ARLINGTON -- Every now and then, a ballplayer has such a stellar night that he'd be the focus of the game's highlight reel whether it was 30 seconds or three minutes. Red Sox second baseman Dustin Pedroia had just such a performance Monday in a 7-5, 11-inning win over the
ARLINGTON -- Every now and then, a ballplayer has such a stellar night that he'd be the focus of the game's highlight reel whether it was 30 seconds or three minutes. Red Sox second baseman Dustin Pedroia had just such a performance Monday in a 7-5, 11-inning win over the Rangers, going 3-for-5 with four RBIs and dazzling with his defense late in the game to prevent a Texas comeback.
"He's had a lot of great seasons here, a lot of great games, but tonight might be one of the better games he's ever played in this uniform," Red Sox manager John Farrell said. "He was the right man at the right spot at the plate. He was everywhere defensively."
Pedroia had staked Boston to a 5-2 lead with two-run singles in the second and sixth innings, but the usually reliable Red Sox bullpen gave that lead away. The Rangers tied the game on the first pitch of the ninth when Mike Napoli clobbered a homer to left off normally unflappable closer Craig Kimbrel.
Were it not for Pedroia, Kimbrel could have been in danger of losing for the first time in 35 appearances this season. On the next pitch after Napoli's game-tying dinger, Gomez clinked a swinging-bunt infield single to third baseman Deven Marrero, whose throw to first sailed wide and bounced off the wall into right field.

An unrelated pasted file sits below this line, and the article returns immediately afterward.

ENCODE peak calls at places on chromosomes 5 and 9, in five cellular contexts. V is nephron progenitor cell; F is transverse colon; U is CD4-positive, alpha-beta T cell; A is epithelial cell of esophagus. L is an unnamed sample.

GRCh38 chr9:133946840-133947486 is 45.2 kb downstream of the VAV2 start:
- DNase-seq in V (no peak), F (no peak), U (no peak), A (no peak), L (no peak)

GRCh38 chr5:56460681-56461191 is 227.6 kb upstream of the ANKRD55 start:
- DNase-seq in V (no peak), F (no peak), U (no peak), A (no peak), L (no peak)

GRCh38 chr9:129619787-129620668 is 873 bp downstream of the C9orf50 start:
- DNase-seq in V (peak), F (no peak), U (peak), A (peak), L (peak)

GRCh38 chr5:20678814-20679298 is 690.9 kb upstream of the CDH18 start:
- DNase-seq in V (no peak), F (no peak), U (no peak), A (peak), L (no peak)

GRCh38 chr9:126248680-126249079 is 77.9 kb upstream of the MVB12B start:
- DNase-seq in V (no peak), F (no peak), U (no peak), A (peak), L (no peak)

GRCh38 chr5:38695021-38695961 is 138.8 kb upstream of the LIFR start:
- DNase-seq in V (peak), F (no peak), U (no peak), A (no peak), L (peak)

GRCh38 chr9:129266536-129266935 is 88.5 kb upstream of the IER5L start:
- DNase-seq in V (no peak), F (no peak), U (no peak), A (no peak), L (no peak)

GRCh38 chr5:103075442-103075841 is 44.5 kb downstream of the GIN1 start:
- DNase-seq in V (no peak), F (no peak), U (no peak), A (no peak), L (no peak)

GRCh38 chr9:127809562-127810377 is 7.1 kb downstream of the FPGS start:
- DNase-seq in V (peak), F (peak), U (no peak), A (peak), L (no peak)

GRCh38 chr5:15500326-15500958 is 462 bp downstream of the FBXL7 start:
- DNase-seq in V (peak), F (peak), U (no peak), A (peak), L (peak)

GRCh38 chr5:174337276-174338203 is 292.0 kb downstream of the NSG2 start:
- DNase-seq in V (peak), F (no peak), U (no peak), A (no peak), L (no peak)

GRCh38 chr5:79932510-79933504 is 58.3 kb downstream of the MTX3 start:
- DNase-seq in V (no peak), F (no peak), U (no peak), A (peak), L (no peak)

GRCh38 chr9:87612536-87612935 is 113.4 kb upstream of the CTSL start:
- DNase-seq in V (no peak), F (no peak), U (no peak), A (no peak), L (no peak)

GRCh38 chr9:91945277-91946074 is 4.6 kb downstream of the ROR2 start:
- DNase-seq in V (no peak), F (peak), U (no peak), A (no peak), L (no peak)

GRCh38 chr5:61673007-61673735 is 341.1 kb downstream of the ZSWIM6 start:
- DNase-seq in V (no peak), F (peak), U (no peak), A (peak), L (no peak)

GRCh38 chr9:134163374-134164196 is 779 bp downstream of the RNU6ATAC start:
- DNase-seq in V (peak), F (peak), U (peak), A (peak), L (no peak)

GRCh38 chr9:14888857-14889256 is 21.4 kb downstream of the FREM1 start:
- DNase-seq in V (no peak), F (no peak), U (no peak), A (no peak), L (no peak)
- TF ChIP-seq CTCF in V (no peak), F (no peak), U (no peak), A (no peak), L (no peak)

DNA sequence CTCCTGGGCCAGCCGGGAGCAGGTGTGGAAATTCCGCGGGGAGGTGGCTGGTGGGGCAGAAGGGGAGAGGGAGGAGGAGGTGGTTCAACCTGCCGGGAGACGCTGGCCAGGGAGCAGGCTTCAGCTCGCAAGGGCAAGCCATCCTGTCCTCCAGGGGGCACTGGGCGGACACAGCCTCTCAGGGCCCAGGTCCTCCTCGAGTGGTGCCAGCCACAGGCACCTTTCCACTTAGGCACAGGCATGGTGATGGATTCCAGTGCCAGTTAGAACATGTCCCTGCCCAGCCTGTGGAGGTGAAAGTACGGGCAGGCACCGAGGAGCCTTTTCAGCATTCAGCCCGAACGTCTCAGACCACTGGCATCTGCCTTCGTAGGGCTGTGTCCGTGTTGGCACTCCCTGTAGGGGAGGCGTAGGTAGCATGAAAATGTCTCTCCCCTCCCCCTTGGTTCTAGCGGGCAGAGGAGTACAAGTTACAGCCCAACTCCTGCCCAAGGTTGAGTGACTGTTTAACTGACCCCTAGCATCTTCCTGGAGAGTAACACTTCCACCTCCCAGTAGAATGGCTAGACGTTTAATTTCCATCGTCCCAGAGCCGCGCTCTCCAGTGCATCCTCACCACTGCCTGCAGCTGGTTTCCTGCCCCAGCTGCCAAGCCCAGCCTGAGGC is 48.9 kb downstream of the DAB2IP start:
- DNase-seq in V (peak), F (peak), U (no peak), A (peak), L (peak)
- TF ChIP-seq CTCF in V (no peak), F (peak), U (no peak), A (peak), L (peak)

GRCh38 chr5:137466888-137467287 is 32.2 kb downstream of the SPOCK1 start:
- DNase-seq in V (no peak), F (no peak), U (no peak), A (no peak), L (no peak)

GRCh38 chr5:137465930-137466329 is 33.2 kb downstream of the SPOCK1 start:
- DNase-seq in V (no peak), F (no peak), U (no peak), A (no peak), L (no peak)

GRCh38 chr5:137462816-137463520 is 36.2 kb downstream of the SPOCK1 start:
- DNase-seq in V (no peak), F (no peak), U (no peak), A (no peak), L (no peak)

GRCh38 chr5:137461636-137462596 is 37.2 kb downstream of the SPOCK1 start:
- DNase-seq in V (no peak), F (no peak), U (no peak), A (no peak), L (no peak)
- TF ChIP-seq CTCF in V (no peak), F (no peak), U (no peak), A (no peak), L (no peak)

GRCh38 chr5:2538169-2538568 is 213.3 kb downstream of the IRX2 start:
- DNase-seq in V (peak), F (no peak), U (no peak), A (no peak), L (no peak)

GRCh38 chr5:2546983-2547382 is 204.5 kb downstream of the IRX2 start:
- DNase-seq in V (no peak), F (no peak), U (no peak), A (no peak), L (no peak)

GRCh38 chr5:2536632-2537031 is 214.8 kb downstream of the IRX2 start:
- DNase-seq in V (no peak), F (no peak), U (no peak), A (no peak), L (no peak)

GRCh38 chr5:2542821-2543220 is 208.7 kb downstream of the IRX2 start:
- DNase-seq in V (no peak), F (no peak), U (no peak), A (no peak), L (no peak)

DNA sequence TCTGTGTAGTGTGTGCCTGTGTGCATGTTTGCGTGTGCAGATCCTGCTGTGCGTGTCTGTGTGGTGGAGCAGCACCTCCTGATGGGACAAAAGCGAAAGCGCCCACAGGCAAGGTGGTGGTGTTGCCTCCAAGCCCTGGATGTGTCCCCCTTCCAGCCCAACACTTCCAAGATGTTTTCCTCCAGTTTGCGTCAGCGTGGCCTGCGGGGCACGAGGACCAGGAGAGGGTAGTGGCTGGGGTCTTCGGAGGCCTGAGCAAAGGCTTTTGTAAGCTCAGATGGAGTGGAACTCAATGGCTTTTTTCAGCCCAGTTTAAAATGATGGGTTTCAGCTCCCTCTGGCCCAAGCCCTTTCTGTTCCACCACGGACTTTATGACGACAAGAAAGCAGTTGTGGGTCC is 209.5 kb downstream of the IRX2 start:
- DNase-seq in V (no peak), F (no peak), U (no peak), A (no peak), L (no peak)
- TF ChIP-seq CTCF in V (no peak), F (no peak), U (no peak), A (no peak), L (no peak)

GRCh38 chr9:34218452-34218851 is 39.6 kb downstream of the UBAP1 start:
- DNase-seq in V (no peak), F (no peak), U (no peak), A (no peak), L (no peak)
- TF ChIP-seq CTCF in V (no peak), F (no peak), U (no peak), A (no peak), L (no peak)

Gomez ran past first in foul territory, then turned and took a few steps toward second base. Pedroia, alertly backing up the play, picked up the ball barehanded and fired it to first baseman Mitch Moreland. Moreland managed to apply the tag on a surprised Gomez.
"He made a good play, and that's the only thing we can say," Gomez said.
Of course, the Red Sox had a lot more to say about the heads-up play.
Right fielder Mookie Betts, who will start next week's All-Star Game, had one of the best vantage points as the play happened right in front of him.
"When the ball hit [the wall], I didn't notice Gomez went towards second, and then Pedey, I don't know how he did it, but he did it," Betts said. "I think it changed that inning completely. It really changed the game completely."
Kimbrel settled down to record the final two outs.
"It was a pretty ridiculous play," said Kimbrel. "The effort that he had to back up the play is the reason that he made it. … After the first-pitch homer and him swinging at the next pitch, momentum-wise, it slowed it down a bit. Definitely helpful."
Perhaps the only member of the Red Sox organization who didn't completely rave about the play was the man who made it.
"I was just backing up the base. I do it every time," Pedroia said. "Our infielders, we take pride in backing up bases and making sure if there is an overthrow you're there for your guy. It just worked out for us. It just kicked off in the right spot. I was able to get to it and Mitch was able to get back to the base. It was a big play, especially after they just tied the game."
In the 10th, Pedroia made a diving stop to his left and threw to first quickly to retire Elvis Andrus for the first out, then raced back for an over-the-shoulder catch to get Nomar Mazara for the second out.
"His defense was an energy driver in many different ways tonight -- he was in the middle of everything here," Farrell said.
Pedroia is 7-for-17 with nine RBIs in his last four games.
"He's pretty locked in [offensively] right now," Farrell said. "You see where he's at with the base hits in the gaps. … He's staying on pitches away, he's fighting tough pitches off to get a pitch in the middle of the plate. I don't think you can give Pedey too many accolades for the game he had here tonight."
Dave Sessions is a contributor to MLB.com based in Texas and covered the Red Sox on Monday.